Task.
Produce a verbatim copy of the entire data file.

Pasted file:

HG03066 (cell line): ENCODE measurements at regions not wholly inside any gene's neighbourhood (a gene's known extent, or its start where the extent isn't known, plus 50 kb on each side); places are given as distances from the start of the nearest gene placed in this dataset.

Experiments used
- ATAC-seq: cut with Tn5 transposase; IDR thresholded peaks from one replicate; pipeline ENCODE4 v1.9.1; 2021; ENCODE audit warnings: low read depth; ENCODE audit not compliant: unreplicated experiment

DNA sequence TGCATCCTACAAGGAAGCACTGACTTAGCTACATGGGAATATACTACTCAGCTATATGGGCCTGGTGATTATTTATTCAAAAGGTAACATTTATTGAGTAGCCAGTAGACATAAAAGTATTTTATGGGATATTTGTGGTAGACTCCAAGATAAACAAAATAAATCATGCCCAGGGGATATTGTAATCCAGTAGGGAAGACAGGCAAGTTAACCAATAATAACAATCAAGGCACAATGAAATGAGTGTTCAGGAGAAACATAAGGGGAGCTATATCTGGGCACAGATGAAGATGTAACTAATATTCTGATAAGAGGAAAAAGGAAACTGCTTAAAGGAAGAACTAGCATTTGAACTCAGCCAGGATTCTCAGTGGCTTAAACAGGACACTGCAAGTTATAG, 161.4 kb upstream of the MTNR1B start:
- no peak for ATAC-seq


HG03066 (cell line): ENCODE measurements at regions not wholly inside any gene's neighbourhood (a gene's known extent, or its start where the extent isn't known, plus 50 kb on each side); places are given as distances from the start of the nearest gene placed in this dataset.

Experiments used
- ATAC-seq: cut with Tn5 transposase; IDR thresholded peaks from one replicate; pipeline ENCODE4 v1.9.1; 2021; ENCODE audit warnings: low read depth; ENCODE audit not compliant: unreplicated experiment

DNA sequence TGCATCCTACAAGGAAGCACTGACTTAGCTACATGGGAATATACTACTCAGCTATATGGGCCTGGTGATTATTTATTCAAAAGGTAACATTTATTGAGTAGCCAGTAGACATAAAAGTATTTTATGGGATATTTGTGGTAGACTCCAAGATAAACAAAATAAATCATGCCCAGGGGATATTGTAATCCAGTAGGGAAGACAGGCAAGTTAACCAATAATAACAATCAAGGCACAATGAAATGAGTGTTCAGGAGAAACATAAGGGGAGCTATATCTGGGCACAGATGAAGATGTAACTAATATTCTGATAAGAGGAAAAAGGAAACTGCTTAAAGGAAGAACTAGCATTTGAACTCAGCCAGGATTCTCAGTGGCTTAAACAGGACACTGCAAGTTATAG, 161.4 kb upstream of the MTNR1B start:
- no peak for ATAC-seq